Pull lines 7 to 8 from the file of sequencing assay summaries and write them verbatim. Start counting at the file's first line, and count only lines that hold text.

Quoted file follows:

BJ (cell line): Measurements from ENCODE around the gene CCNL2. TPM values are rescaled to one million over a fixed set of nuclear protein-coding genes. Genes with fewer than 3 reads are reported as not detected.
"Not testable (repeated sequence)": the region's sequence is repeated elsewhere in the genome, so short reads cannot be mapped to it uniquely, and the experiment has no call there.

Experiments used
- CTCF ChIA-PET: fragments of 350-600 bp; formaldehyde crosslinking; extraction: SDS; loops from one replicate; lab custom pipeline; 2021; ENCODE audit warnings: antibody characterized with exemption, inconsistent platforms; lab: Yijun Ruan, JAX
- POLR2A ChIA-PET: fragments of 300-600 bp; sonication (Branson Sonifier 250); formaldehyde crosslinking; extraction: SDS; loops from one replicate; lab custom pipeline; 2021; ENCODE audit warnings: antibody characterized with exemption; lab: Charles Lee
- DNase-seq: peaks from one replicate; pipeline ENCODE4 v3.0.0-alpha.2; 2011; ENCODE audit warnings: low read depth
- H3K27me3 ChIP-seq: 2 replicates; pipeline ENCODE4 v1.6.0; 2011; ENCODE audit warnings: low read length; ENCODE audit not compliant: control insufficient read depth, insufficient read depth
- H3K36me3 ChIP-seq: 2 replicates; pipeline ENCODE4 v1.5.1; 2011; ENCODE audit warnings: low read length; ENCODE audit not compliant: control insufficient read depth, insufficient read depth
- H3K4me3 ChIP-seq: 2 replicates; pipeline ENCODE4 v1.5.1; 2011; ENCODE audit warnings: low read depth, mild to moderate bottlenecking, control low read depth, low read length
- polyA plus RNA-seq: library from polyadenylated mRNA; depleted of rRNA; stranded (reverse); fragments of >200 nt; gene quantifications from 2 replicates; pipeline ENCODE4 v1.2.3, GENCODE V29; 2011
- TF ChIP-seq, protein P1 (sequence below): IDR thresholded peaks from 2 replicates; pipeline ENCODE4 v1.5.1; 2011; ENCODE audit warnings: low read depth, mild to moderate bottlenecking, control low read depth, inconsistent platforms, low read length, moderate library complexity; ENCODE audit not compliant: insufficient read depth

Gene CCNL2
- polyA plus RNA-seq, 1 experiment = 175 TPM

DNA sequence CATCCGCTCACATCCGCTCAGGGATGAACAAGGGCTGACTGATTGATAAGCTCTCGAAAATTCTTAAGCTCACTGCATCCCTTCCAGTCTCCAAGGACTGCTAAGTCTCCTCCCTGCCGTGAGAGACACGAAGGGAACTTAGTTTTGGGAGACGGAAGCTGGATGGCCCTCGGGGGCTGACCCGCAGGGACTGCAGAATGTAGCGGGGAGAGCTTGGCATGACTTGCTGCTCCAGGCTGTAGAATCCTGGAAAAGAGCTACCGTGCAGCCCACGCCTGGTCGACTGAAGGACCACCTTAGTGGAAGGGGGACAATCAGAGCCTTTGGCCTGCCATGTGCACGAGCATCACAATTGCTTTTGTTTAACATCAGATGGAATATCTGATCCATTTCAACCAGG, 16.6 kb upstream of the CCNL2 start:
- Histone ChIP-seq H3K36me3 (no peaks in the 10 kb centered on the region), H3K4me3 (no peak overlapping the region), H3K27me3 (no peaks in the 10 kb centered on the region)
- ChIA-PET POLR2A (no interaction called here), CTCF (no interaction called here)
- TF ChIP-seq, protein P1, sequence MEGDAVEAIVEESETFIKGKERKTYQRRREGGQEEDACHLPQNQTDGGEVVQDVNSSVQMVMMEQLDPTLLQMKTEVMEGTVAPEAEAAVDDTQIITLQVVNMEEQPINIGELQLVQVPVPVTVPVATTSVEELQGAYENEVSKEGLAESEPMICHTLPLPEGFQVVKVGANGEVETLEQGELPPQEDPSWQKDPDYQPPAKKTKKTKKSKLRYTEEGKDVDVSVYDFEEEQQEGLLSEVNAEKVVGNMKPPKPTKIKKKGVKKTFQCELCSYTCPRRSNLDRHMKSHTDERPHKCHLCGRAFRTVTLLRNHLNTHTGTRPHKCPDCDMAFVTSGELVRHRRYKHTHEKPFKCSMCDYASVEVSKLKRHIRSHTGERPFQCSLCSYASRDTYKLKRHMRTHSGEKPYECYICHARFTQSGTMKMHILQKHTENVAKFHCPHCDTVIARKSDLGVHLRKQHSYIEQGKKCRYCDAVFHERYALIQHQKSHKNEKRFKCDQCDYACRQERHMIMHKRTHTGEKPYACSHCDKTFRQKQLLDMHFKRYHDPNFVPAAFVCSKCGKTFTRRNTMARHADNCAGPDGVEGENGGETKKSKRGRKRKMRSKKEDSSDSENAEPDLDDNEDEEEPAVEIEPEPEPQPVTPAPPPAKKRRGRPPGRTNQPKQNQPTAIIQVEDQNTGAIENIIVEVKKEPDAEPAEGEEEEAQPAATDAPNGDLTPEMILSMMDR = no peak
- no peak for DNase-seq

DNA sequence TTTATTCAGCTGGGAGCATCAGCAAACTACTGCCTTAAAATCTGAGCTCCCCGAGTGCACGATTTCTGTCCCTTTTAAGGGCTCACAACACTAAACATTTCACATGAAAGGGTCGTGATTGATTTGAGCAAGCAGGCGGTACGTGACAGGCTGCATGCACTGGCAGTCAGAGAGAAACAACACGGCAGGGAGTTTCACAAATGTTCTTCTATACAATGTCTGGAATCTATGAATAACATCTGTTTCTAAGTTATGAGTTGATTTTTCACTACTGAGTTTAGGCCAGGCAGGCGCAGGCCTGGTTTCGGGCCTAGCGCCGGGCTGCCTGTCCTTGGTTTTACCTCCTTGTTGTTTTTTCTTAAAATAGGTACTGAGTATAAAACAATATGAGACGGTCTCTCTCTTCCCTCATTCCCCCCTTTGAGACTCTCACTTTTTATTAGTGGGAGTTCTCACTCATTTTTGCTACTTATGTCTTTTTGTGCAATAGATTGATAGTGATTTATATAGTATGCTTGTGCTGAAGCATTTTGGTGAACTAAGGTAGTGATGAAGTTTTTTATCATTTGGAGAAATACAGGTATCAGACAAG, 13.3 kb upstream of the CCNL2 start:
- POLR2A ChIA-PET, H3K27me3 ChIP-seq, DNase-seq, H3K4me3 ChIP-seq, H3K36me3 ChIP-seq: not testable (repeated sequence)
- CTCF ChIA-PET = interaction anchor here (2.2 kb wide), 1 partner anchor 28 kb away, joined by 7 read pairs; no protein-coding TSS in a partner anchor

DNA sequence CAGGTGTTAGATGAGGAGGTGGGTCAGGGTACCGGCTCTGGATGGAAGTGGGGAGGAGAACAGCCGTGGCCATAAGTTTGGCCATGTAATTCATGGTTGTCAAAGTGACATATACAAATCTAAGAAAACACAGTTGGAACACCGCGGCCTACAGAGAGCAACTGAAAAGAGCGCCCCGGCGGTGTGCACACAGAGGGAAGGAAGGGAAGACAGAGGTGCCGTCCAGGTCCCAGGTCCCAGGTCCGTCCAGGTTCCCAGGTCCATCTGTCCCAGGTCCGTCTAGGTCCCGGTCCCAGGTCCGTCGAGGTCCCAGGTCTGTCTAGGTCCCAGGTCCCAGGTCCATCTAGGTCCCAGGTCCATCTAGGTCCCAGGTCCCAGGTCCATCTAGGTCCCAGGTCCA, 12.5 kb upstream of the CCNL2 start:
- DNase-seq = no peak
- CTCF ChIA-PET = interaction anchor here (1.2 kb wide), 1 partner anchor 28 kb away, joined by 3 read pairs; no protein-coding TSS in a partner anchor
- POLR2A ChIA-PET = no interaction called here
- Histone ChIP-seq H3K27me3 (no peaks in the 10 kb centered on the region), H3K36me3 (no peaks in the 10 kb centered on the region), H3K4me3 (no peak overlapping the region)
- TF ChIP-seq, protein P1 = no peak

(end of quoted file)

- H3K27me3 ChIP-seq: 2 replicates; pipeline ENCODE4 v1.6.0; 2011; ENCODE audit warnings: low read length; ENCODE audit not compliant: control insufficient read depth, insufficient read depth
- H3K36me3 ChIP-seq: 2 replicates; pipeline ENCODE4 v1.5.1; 2011; ENCODE audit warnings: low read length; ENCODE audit not compliant: control insufficient read depth, insufficient read depth